When I think back to my Trim and Fit (TAF) club days, I often feel a mixture of horror and amusement. On one hand, being specifically called out to join a programme created to help us lose weight felt incredibly embarrassing and pretty outrageous. On the other hand, TAF club gave me some of my fondest primary school memories. If you were a former TAF club member, you’d probably find some of these experiences familiar:
1. The PE teacher calling a specific group of us out of class to “talk”
Here we were, a group of eager kids under the impression we had won an award or something, only to be told by our PE teacher that we had all been recruited into a compulsory weight loss programme. None of us knew what to expect.
2. Going for all those compulsory health talks, which taught us how to “eat well”
All newly recruited TAF club members were required to attend health talks that seemed to go on forever. Common phrases like “you need to have a balanced diet” or “ try to exercise more” were on repeat.
3. Being part of an ambiguous-sounding club (that everyone knew was TAF club)
My school called us the “Well-Being Club” before later changing that name to “Star Club” after I graduated. Maybe this name change was an attempt to make us feel less ashamed of being a part of the club – well, it didn’t make much of a difference to us.
4. Getting to class all sweaty in the morning because of morning exercise
I remember getting to class dripping in sweat and reeking of body odour from morning exercise while I watched my classmates stream in, looking and smelling fresh as a daisy. At 10 years old, I often pondered the injustice of it all.
5. Strategising when to skip daily exercise so the PE teacher wouldn’t notice
“If I skipped exercise on Monday, then I should probably show up on Friday. But if Wednesday was a public holiday, would that matter?” This all required some very skilful planning and coordination. We just had to make sure we weren’t missing too many sessions in a row so the PE teacher wouldn’t notice.
6. Having the PE teacher call us out for skipping morning exercise (because our strategy failed)
Sometimes, we ended up skipping more exercise sessions than we actually attended. It just felt so good to be free… Of course, our teachers often noticed and called us out on it in front of all our friends.
7. Being offered healthier treats during recess but eating unhealthy canteen food after that
We were offered healthy treats like fruits, nutrition bars and cereal during recess, but a number of us would still go and buy some shiok canteen food afterwards. As Selena Gomez would say… The heart wants what it wants.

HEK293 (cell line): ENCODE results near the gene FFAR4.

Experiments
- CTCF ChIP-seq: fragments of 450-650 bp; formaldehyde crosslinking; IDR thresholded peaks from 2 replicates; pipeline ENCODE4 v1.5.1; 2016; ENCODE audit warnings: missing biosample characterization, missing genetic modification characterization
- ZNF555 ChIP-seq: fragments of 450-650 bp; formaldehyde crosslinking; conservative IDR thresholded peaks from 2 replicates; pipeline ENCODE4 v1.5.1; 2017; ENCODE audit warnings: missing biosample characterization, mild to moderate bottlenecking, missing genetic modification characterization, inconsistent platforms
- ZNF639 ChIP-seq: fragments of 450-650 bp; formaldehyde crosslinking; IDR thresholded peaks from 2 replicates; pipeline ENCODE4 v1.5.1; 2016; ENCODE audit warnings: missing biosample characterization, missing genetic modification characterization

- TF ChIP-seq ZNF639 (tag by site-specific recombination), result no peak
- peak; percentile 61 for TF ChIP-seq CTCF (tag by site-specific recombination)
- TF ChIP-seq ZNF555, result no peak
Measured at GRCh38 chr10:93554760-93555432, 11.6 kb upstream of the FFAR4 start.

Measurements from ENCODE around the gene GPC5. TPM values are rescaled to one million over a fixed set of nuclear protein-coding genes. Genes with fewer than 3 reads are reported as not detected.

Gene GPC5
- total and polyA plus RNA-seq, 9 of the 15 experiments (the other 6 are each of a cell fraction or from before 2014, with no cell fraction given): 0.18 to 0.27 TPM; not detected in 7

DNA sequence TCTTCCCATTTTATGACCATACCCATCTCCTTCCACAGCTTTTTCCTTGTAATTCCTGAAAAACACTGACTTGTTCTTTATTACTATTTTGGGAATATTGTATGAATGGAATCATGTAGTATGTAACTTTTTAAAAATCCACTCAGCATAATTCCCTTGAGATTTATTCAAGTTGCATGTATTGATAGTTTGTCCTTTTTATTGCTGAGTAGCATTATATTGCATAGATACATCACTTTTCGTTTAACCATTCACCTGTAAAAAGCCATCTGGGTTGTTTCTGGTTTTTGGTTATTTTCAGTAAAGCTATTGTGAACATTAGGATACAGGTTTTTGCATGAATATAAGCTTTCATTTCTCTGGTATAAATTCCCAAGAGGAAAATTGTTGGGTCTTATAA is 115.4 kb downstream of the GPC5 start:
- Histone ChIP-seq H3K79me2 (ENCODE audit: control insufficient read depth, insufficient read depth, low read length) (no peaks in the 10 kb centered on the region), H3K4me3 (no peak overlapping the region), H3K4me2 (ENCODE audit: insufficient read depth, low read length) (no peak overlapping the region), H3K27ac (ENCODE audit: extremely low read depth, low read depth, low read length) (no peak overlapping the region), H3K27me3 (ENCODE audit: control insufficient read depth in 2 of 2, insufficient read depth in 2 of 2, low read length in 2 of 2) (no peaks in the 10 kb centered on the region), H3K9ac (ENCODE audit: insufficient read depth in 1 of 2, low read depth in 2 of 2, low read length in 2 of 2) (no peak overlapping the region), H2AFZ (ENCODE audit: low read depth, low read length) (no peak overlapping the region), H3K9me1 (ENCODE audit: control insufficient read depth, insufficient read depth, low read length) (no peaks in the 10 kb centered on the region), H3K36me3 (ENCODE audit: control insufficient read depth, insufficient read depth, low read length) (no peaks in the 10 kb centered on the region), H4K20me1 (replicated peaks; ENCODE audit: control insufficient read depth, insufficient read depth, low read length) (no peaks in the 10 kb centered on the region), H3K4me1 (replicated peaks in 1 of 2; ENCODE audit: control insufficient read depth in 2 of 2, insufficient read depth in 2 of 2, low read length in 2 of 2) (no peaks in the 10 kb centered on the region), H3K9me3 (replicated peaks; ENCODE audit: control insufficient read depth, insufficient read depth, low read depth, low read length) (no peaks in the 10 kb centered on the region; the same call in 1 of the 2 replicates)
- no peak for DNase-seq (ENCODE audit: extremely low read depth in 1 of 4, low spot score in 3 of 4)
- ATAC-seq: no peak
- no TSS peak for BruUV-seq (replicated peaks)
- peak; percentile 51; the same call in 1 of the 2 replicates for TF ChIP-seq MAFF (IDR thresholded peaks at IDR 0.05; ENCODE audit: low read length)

8. Bonding with newfound friends in TAF club
The exercises we had to do weren’t all bad – some of them were actually pretty fun. Sometimes, we got to do obstacle races and play games that let us really bond with our fellow TAF club members. We were in it together and would always support one another.
9. Having to do weird performances for the school as a club
My “Well-Being Club” teachers thought it was a fantastic idea to have us perform an item for Sports Day. Those interested would have to go for dance practice in the mornings in place of attending daily morning exercise. (I opted for the dance option because I wanted to enjoy the air-con in the dance studio. I was not about that sweaty life). When Sports Day finally came around, we all awkwardly busted a move to Destiny Child’s “Lose my Breath”. I realize now how unfortunate a song choice that was, given our situation.
10. Dreading height and weight sessions because that determined our fate in the club
This was every TAF club member’s day of reckoning. When we stepped on that scale, we made sure to take a deep breath, hoping it would somehow make a difference on our weights – we all wanted out.
Am I glad that TAF club finally got cancelled in 2007? Yes, very much so. It was a period of time when I felt pretty self-conscious about my body and when I often worried about what my peers would think about me because of my weight. But to be fair, it wasn’t all bad. I’m grateful for the friendships I’ve made in the club and for some of the teachers who did try their best to make TAF club more fun for us. From time to time, I even find myself chuckling over that ridiculous dance number we had to do on Sports Day.
TAF club didn’t quite work for me but I can’t speak for everybody. How was your TAF club experience like? Let us know in the comments below!
For more on body pride, read How To Love Your Body – Imperfections And All